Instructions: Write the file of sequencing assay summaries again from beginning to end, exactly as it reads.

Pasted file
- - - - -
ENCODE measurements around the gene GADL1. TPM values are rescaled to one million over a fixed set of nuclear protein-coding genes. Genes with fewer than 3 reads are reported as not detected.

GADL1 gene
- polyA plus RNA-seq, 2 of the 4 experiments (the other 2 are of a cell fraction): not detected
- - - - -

ENCODE measurements around the gene GADL1. TPM values are rescaled to one million over a fixed set of nuclear protein-coding genes. Genes with fewer than 3 reads are reported as not detected.

GADL1 gene
- polyA plus RNA-seq, 2 of the 4 experiments (the other 2 are of a cell fraction): not detected